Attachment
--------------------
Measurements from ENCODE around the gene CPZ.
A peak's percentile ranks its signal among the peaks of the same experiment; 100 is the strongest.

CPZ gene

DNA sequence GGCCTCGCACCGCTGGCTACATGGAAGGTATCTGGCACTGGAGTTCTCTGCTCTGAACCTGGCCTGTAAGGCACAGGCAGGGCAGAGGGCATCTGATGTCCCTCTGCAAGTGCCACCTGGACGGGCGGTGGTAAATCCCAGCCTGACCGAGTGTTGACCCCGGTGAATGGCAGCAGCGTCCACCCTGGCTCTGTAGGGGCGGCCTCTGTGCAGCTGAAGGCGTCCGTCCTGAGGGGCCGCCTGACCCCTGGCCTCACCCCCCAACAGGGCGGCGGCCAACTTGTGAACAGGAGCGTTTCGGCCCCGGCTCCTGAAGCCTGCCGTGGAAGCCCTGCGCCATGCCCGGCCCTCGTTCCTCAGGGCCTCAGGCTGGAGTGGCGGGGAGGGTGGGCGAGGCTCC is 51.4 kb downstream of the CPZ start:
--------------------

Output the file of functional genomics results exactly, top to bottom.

Measurements from ENCODE around the gene CPZ.
A peak's percentile ranks its signal among the peaks of the same experiment; 100 is the strongest.

CPZ gene

DNA sequence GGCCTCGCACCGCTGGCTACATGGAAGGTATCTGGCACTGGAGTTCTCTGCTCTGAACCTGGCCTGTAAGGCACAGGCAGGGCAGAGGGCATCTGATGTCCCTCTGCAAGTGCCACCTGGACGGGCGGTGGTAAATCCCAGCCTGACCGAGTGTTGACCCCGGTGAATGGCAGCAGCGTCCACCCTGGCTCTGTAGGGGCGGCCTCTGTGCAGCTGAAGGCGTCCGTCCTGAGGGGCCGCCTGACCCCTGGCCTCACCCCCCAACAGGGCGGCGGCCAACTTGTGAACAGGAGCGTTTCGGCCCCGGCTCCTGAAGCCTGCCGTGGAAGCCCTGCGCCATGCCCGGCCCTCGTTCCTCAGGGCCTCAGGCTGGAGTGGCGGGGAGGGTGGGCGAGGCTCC is 51.4 kb downstream of the CPZ start: